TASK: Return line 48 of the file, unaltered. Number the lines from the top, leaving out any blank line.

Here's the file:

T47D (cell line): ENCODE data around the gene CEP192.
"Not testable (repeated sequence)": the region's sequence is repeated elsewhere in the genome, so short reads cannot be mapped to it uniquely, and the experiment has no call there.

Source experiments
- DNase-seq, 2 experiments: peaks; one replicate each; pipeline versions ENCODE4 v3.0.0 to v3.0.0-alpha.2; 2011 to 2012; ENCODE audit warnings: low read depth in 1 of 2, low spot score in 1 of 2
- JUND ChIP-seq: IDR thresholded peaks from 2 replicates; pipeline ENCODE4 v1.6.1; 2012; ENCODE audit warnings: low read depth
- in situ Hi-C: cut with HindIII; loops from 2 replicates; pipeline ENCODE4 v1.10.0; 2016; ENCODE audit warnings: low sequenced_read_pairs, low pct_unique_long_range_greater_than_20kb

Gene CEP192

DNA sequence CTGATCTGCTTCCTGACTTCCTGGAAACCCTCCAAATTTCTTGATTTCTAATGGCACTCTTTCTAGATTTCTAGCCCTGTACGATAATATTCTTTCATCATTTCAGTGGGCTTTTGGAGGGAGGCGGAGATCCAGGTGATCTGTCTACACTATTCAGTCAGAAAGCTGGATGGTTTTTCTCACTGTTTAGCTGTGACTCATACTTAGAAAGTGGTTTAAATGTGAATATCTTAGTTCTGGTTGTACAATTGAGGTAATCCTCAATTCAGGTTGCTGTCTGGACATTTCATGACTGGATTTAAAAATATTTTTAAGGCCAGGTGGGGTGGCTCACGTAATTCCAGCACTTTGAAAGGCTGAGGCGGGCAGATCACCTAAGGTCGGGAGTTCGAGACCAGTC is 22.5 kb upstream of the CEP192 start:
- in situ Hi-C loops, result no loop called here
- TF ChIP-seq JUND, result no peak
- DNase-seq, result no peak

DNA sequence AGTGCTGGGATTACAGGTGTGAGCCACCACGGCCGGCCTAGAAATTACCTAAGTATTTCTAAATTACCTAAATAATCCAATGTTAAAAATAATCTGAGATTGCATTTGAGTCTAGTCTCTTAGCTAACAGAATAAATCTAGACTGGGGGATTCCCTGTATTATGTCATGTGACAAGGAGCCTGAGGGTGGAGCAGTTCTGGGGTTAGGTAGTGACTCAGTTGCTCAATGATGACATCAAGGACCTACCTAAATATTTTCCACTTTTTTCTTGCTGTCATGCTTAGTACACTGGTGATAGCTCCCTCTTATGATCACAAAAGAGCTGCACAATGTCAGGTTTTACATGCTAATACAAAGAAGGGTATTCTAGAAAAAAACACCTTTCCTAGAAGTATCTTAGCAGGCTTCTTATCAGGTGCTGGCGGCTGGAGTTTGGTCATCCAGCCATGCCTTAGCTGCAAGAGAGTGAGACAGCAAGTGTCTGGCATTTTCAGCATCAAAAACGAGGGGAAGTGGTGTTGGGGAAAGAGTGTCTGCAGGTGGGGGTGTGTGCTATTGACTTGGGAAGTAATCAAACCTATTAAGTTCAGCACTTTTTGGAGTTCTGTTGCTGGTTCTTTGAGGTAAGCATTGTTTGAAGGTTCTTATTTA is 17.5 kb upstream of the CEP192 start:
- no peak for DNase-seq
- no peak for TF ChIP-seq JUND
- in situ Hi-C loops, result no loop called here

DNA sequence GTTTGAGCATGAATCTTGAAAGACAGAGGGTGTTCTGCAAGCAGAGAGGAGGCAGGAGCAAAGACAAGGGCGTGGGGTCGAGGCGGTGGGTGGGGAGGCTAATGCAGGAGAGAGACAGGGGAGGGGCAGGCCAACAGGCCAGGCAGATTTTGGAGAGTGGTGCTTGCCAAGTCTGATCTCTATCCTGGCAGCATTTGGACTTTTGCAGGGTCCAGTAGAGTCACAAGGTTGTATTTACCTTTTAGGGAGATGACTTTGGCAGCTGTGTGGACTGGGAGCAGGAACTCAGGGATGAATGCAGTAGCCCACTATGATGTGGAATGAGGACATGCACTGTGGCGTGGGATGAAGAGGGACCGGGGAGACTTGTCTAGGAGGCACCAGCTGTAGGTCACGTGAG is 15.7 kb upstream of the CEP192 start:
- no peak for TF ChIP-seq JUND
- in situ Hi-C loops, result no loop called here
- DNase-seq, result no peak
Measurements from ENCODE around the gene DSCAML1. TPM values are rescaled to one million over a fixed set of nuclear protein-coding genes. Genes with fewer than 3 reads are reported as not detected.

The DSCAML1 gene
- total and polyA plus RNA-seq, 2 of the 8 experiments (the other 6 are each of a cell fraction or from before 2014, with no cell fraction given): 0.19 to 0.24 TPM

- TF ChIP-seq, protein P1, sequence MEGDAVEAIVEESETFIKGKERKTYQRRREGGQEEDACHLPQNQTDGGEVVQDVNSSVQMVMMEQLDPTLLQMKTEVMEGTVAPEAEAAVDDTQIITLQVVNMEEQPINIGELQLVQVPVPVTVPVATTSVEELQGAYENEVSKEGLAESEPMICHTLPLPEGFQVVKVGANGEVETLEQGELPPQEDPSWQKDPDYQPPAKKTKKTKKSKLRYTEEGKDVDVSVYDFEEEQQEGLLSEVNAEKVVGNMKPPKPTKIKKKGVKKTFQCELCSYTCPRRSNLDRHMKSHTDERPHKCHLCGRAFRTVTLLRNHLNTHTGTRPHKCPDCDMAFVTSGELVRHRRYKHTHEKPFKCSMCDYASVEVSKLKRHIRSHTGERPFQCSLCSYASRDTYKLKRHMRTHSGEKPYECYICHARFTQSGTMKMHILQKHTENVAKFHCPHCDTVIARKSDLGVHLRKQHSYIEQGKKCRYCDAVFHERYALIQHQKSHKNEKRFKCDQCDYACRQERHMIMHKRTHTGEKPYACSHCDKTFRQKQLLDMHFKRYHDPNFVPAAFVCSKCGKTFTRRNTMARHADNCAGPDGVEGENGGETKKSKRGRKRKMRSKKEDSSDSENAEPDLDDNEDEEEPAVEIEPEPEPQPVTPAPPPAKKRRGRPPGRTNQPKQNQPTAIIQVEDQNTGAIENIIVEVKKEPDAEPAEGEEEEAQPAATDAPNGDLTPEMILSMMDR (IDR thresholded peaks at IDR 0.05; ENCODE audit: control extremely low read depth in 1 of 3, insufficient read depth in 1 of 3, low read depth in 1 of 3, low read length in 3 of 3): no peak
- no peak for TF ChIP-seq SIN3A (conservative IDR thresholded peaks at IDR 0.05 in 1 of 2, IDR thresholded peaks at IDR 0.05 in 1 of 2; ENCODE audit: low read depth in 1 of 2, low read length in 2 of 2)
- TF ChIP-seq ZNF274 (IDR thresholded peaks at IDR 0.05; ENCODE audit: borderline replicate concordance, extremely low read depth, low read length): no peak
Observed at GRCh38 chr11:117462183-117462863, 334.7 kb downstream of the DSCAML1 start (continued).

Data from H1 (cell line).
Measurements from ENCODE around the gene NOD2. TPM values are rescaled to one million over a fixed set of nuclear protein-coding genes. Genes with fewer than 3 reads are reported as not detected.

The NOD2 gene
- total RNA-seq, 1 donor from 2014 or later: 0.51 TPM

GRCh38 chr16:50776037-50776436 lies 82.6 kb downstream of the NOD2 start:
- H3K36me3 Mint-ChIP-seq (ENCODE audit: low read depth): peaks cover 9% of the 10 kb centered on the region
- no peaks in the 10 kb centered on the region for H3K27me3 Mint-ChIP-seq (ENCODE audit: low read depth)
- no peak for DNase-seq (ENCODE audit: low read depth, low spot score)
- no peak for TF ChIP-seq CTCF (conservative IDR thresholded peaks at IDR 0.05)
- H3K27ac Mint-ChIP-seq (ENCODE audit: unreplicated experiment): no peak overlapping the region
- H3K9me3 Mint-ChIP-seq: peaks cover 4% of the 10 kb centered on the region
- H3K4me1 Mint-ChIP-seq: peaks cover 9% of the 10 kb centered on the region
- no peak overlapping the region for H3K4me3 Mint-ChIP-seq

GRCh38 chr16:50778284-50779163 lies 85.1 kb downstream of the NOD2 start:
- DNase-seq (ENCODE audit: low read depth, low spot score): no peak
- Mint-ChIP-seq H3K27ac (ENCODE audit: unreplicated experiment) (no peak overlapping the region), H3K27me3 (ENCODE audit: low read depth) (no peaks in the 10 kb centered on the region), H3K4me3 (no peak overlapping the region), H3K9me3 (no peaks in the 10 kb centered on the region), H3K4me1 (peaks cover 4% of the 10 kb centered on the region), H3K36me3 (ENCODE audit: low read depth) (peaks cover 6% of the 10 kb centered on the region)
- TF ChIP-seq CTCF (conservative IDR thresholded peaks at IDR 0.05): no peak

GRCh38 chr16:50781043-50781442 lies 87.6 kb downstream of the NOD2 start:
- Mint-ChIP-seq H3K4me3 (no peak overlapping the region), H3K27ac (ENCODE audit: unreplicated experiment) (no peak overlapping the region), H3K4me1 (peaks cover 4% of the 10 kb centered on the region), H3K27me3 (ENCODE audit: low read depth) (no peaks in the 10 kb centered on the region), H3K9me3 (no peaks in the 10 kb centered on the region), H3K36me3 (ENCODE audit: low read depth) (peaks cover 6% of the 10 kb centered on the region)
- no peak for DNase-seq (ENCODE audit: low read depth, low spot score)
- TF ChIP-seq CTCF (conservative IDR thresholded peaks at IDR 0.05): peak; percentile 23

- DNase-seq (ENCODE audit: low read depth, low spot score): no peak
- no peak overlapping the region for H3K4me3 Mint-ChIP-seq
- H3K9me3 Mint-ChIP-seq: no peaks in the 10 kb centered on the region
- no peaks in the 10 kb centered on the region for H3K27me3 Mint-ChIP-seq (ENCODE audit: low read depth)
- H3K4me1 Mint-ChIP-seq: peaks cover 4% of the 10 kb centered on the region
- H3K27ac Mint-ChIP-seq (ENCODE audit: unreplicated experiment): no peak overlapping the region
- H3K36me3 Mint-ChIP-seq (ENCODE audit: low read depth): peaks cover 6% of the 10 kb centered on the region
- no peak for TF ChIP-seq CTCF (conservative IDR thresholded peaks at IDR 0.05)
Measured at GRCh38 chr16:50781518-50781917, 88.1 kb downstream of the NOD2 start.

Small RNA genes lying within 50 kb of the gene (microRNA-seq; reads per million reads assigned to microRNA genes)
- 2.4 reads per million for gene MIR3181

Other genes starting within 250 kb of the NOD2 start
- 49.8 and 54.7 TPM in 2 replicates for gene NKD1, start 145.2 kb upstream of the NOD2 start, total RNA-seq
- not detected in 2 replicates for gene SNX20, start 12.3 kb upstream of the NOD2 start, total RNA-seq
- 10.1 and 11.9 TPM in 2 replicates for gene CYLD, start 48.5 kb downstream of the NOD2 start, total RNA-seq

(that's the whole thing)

- DNase-seq (ENCODE audit: low read depth, low spot score): no peak